News Archive

Symposium Tackles Reform of California Water Laws

Symposium co-chairs
Nell Green Nylen, Carlos Mejia, and Elizabeth Sarine

By Andrew Cohen

It’s fitting that the California Water Law Symposium has required endless planning and extensive collaboration. The issues involved, after all, are unwieldy, largely interconnected, and increasingly vital to the state’s welfare.

“Making sure we address the key areas effectively and responsibly is no small task,” said Nell Green Nylen ’12, a symposium co-chair along with classmates Carlos Mejia ’12 and Elizabeth Sarine ’12. “Many of our panelists are top practitioners who can potentially change how California’s water policies are created and implemented.”

The annual symposium takes place Saturday, Jan. 21, mainly in the law school’s Booth Auditorium. It is a joint effort by students from Berkeley Law, Golden Gate University School of Law, UC Davis School of Law, UC Hastings College of the Law, and University of San Francisco School of Law.

Eight panels—reflecting the diverse viewpoints of government officials, non-profits, legal scholars, consultants, water stakeholders, and private law firms—will dissect a series of thorny issues. Topics include water subsidies and conservation, water sustainability in a changing climate, groundwater monitoring and management, and clean water as a human right.

Berkeley Law professor emeritus Joseph Sax will present a lunchtime talk on the public trust doctrine in California. Environmental law professor Holly Doremus will kick off the symposium, while Frances Spivy-Weber, Vice-Chair of the State Water Resources Control Board, will deliver the keynote address.

“This symposium is really remarkable,” Doremus said. “First, this is a completely student-organized event. Second, it’s a major undertaking coordinating this among five law schools year after year. Our co-chairs have done a wonderful job.”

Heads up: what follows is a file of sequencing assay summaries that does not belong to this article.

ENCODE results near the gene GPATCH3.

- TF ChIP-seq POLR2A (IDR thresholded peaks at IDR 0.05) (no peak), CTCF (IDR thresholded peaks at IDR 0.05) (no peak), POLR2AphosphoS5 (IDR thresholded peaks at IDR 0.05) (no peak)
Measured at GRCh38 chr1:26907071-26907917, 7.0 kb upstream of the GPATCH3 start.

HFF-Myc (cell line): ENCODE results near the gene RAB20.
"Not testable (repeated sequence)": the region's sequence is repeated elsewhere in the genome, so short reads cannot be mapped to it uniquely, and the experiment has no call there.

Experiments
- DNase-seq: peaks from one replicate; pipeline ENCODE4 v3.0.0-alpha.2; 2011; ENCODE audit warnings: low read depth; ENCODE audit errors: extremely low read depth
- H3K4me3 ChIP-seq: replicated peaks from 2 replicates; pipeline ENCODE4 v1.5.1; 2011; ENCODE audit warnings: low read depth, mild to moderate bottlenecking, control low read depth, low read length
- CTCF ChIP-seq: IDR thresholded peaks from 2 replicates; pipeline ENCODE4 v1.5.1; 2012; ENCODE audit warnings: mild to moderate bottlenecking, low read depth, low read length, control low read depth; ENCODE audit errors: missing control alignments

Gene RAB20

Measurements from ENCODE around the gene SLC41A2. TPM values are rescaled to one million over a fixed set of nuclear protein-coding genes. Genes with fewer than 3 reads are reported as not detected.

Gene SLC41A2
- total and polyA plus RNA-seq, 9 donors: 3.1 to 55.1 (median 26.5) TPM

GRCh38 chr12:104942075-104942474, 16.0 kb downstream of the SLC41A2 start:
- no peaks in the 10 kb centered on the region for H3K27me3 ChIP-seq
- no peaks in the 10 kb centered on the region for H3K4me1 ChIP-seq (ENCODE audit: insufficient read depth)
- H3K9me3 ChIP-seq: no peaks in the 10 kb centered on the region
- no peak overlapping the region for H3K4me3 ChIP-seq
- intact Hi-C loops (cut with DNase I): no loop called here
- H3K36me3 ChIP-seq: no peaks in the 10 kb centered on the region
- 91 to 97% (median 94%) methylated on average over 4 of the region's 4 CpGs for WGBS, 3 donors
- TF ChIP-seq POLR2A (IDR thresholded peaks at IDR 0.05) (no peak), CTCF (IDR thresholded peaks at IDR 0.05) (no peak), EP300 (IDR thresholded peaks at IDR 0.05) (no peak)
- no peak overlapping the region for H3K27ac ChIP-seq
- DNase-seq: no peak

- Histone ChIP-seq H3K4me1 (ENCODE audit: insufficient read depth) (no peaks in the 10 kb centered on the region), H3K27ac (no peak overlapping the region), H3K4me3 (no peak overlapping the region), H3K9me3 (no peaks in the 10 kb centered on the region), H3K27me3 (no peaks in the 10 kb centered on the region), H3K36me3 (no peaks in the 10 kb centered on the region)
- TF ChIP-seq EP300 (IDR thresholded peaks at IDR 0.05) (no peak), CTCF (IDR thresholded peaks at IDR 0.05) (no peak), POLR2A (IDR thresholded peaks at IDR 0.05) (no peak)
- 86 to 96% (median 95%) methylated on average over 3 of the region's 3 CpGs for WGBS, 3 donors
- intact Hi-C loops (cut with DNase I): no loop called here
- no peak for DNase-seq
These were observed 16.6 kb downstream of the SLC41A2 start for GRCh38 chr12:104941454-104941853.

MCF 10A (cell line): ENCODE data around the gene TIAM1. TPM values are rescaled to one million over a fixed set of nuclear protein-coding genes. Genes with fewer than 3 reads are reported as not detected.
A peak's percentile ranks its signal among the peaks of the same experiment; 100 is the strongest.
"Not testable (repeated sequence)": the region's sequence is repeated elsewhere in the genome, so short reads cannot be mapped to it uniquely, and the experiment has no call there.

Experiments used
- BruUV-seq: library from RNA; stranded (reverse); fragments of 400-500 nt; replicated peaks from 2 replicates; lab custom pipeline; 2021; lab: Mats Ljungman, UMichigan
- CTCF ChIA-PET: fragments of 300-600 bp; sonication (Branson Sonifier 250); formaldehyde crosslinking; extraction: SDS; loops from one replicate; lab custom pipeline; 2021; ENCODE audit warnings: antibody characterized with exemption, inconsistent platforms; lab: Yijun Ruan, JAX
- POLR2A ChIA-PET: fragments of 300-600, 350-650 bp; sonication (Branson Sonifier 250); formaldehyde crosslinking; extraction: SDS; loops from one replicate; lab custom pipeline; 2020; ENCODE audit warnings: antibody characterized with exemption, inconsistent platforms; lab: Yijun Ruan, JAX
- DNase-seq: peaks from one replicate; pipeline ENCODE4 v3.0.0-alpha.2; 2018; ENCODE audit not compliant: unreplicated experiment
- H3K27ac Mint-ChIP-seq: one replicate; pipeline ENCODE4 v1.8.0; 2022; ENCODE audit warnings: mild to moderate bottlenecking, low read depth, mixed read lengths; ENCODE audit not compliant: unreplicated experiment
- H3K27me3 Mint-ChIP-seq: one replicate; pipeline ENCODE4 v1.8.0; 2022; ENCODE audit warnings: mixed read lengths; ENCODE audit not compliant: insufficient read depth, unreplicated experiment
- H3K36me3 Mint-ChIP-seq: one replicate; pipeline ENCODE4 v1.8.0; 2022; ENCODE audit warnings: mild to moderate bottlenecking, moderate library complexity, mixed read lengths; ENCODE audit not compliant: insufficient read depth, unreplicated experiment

Green Nylen, Mejia, and Sarine brought strong experience to their co-chair positions. All three have worked in the California Attorney General’s Office on environmental law issues.

Back in Berkeley

It’s been five years since Berkeley Law last hosted the symposium, and the co-chairs have implemented two new features: a “Water Law 101” session led by San Francisco attorney Tom Hicks, co-chair of the 2005 inaugural symposium; and morning and afternoon panels that meet concurrently in different classrooms.

“The concurrent sessions allow us to touch upon a greater number of relevant issues and to accept more attendees,” Mejia said. “I’m excited about the depth and breadth of this year’s symposium. It’s important, because how California manages its water resources is critical to its future, and the legal questions affecting that system of management are constantly evolving.”

Registration has reached the limit of 350, and Sarine expects audience members to witness some lively sessions.

“Our panels draw from the most informed and influential actors in California water law and it’s fascinating to watch them in action,” she said. “Everyone knows each other, some of them have sued each other, but they’re all working to achieve solutions.”

Panel participants include former San Francisco Public Utilities Commission General Manager Susan Neal, Natural Resources Defense Council Senior Policy Analyst Barry Nelson, and Steven Weissman, energy program director at the Center for Law, Energy & the Environment (CLEE).

CLEE—which is donating stainless steel water bottles—and the Henderson Center for Social Justice are Berkeley Law sponsors of the high-profile event. In 2010, the symposium received the Law Student Program of the Year Award from the American Bar Association’s Section of Environment, Energy, and Resources.

“California’s economy and the maintenance of its population and environment all depend on sharply limited and highly variable supplies of water,” Doremus said. “This is looking like a remarkably dry year, which means these issues will get more attention unless the rains come fast. These are problems that can’t be solved, just managed and managed carefully.”